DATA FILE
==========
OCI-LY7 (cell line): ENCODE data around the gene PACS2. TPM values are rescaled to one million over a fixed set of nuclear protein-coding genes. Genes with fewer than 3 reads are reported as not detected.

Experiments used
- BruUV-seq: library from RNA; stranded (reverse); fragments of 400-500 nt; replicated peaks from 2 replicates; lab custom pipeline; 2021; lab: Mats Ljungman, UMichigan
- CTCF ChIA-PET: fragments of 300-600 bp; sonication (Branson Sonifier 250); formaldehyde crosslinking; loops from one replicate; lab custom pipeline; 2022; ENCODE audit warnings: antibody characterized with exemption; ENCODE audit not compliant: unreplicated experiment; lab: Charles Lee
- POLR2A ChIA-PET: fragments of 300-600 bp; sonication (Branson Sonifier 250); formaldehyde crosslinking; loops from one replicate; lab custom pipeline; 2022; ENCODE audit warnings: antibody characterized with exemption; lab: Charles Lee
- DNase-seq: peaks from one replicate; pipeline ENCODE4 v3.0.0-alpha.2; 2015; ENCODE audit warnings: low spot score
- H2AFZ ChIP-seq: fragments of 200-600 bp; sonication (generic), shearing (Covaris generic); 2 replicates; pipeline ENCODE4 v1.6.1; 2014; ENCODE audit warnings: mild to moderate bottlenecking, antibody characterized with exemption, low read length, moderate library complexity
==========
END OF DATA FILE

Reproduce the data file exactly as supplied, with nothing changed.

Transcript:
OCI-LY7 (cell line): ENCODE data around the gene PACS2. TPM values are rescaled to one million over a fixed set of nuclear protein-coding genes. Genes with fewer than 3 reads are reported as not detected.

Experiments used
- BruUV-seq: library from RNA; stranded (reverse); fragments of 400-500 nt; replicated peaks from 2 replicates; lab custom pipeline; 2021; lab: Mats Ljungman, UMichigan
- CTCF ChIA-PET: fragments of 300-600 bp; sonication (Branson Sonifier 250); formaldehyde crosslinking; loops from one replicate; lab custom pipeline; 2022; ENCODE audit warnings: antibody characterized with exemption; ENCODE audit not compliant: unreplicated experiment; lab: Charles Lee
- POLR2A ChIA-PET: fragments of 300-600 bp; sonication (Branson Sonifier 250); formaldehyde crosslinking; loops from one replicate; lab custom pipeline; 2022; ENCODE audit warnings: antibody characterized with exemption; lab: Charles Lee
- DNase-seq: peaks from one replicate; pipeline ENCODE4 v3.0.0-alpha.2; 2015; ENCODE audit warnings: low spot score
- H2AFZ ChIP-seq: fragments of 200-600 bp; sonication (generic), shearing (Covaris generic); 2 replicates; pipeline ENCODE4 v1.6.1; 2014; ENCODE audit warnings: mild to moderate bottlenecking, antibody characterized with exemption, low read length, moderate library complexity